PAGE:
Source AP ©

More than 1,500 workers rescued in South African gold mine

More than 1,500 trapped gold miners have been rescued during a dramatic all-night operation and efforts gathered speed Thursday to bring hundreds more terrified and exhausted workers to the surface.

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About 3,200 miners were trapped Wednesday when a pressurized air pipe snapped and tumbled down a shaft, causing extensive damage to steel work and an elevator, said the mine's chief operating officer, Alwin Pretorius.

Most of the workers were stranded a kilometer and a half - or one mile - underground and had to be brought to the surface in a second, smaller cage in another shaft. About 340 are farther down in the shaft, which has a total depth of 3,100 meters, or 10,230 feet.

Sethiri Thibile, one of the first miners rescued, clutched a cold beef sandwich and a bottle of water he was given when he reached the surface.

"I was hungry, though we were all hungry," said Thibile, 32, an engineering assistant who had been underground since 5 a.m. Wednesday. He said there was no food or water in the mine.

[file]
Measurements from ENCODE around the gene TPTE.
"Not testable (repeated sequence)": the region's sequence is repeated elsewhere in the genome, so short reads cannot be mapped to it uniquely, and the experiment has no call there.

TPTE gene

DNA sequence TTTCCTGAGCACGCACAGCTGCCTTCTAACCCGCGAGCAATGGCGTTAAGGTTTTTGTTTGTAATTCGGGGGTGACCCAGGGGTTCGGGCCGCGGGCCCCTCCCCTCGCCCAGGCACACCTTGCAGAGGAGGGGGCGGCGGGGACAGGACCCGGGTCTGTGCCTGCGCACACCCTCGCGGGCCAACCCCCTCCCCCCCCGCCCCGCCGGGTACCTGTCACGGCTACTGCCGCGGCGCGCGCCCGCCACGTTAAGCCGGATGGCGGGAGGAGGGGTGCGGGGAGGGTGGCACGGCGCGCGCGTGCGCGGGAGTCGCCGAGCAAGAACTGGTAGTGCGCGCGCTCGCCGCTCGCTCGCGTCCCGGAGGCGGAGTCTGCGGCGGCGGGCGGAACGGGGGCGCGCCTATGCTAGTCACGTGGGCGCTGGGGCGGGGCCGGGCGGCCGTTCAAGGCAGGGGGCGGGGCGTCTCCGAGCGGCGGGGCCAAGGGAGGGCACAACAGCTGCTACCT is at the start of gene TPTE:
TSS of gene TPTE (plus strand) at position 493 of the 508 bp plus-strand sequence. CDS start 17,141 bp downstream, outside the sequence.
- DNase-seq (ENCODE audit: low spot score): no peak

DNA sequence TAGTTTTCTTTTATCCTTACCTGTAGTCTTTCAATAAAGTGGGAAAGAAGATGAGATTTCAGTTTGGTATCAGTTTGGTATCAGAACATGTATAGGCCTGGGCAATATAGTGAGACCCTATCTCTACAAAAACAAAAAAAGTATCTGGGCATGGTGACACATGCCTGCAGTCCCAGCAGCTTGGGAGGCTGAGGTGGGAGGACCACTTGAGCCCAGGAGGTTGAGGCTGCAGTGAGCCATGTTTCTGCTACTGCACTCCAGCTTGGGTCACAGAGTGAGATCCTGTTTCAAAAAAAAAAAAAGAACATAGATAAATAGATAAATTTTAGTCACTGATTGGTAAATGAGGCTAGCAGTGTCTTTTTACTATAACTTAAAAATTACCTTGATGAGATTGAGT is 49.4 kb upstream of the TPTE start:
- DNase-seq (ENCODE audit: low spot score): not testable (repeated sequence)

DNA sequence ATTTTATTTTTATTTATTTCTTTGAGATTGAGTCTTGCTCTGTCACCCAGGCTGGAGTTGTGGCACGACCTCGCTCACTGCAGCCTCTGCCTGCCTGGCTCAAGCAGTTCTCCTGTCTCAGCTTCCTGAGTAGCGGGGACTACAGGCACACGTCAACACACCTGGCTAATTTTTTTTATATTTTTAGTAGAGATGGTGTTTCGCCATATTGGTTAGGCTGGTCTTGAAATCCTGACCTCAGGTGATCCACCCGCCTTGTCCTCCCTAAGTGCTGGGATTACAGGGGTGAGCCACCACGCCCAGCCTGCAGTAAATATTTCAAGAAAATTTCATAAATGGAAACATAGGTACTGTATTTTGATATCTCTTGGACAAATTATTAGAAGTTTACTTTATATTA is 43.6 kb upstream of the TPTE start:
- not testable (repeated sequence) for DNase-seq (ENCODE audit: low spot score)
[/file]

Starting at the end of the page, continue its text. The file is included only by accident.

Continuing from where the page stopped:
"Most of the people are scared and we also have some women miners there underground," said Thibile.

One miner, who did not wish to give his name, said that conditions underground were deteriorating. He said the men were trapped in a confined area that stunk of urine and feces.

By 9 a.m. Thursday (0800GMT), more than 1,500 had been rescued from Harmony Gold Mining Co.'s Elandsrand Mine, the company said.

General manager Stan Bierschenk said that while morale was low underground, miners perked up as soon as they were rescued. He said most complained of heat exhaustion and fatigue.

There were no injuries and there was no immediate danger to any of the workers, company and union officials said.

"The speed which people coming up has improved. It is no longer a snail's pace," said Peter Bailey, health and safety chairman for the National Mineworkers Union.

He said all those who were rescued were in good health, even though many had been underground for 28 hours.

"They are very, very stressed and tired and very relieved to be out," Bailey said.

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